By: Lizi Jones

Forget thrift stores and etsy--Bangladeshi women have come up with a novel way of repurposing old clothing, with life-saving consequences. Using old saris folded several times to filter water, women in areas without access to safe drinking water have cut rates of cholera by drastic amounts.

Cholera results from infection by a waterborne bacteria that breeds in unsanitary surface water. Clean water is scarce In impoverished areas like Bangladesh, as fuel to boil away contaminants is expensive and hard to find, and frequent floods further inundate the land and dirty what little clean water exists. Cholera runs rampant in these waters, fetching a mortality rate as high as 50 percent in poor countries without adequate medical resources.

This simple innovation, of a sari folded eight times, has the power to remove a staggering [99 percent](http://www.plexusinstitute.org/blogpost/656763/140508/Sustainable-Way-to-Purify-Water-Folded-Saris-Filter-Out-Pathogens) of particulate matter, microbes, and the bacteria that cause cholera from unfiltered water. What’s more, [old saris work better](http://www.sswm.info/category/implementation-tools/water-purification/hardware/point-use-water-treatment/straining-and-fi), as washing them--a simple matter of rinsing and drying in the sun--brings the fibers closer together, creating an even more stringent filter. Dr. Rita Colwell of the Bloomberg School of Public Health at Johns Hopkins [conducted a study in Bangladesh](http://www.ncbi.nlm.nih.gov/pmc/articles/PMC298724/) to model the effectiveness of the sari filtering regimen.

When she returned to Bangladesh [five years later], she found that 60-70 percent of the women she’d taught in her initial study still filtered their water, and had taught women in the neighboring villages to do the same. Even those who did not filter water benefited, as with the reduced incidence of cholera (ensured by the filterers) comes reduced chance of infection for everyone in a community.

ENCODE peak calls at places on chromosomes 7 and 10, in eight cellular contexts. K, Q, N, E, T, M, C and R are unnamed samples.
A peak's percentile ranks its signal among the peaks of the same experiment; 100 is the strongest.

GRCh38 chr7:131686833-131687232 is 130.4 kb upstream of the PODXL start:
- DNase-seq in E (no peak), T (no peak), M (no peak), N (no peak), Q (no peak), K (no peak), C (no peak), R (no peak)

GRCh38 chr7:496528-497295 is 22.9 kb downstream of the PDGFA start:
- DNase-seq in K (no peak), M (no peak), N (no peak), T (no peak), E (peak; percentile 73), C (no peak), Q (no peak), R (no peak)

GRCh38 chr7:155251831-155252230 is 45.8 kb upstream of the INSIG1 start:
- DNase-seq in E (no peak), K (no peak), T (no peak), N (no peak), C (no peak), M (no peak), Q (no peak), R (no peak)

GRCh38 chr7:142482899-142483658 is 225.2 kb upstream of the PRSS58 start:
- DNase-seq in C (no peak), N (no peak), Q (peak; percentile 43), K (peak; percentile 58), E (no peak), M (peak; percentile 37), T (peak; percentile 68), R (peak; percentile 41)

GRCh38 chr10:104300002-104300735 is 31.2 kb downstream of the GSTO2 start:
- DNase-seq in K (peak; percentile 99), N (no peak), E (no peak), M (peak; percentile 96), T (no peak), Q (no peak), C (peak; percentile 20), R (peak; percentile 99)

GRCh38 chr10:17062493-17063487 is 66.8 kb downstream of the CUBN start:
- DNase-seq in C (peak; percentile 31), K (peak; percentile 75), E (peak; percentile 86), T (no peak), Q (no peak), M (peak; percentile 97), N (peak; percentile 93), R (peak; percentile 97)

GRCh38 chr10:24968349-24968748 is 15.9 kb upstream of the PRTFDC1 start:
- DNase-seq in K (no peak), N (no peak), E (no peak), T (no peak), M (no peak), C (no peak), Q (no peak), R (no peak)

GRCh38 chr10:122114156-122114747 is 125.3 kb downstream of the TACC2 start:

While the cloth filter cannot protect against viruses or chemicals in water, it has the ability to block not only cholera, but other waterborne parasites, as well. The [guinea worm that plagues sub-Saharan Africa](http://www.ajtmh.org/content/67/4/415.long) and is generally passed through infected water, for example, cannot pass through mesh created by folded saris.

Colwell’s study was so effective in large part because it educated women in villages about the dangers of unfiltered water, and the effect of that teaching has persisted and multiplied. Following that model and adding simple cloth filters to the education roster of existing public health programs already in the field will reduce the incidence of the highly-preventable cholera worldwide.

It would be interesting to figure out how far the messages travel on their own and where the messages need to be re-introduced! Pass it on!

Leave a comment

Comments will be approved before showing up.


Also in The Maternova Blog

DreamWarming, infant warming mattress, infant transport mattress, infant hypothermia solution
An innovation in the warm chain: The DreamWarmer

June 24, 2024 2 min read

The warming mattress (made up of strips of phase change material) can stay warm for 6 or more hours.  It is a flexible mattress that can be used in conjunction with skin to skin contact or with Kangaroo Mother Care.
Read More
antenatal corticosteroids expert advice from FIGO
Antenatal corticosteroids: FIGO states they should not be given “just in case”

June 06, 2024 2 min read

According to the American College of Obstetricians and Gynecologists (ACOG) and the International Federation of Gynecology and Obstetrics (FIGO), the administration of antenatal corticosteroids is recommended in women with a pregnancy between 24 and 34 weeks who are at risk of preterm birth within the next seven days.
Read More
What's new in menstrual health management: an interview with the Founder of Asan
What's new in menstrual health management: an interview with the Founder of Asan

April 28, 2024 2 min read

The Asan cup is a patented menstrual cup with a unique removal ring, which makes it the easiest cup to insert and take out. The bell-shaped design ensures that the cup sits comfortably, and the red colour of the cup prevents it from staining over time. 
Read More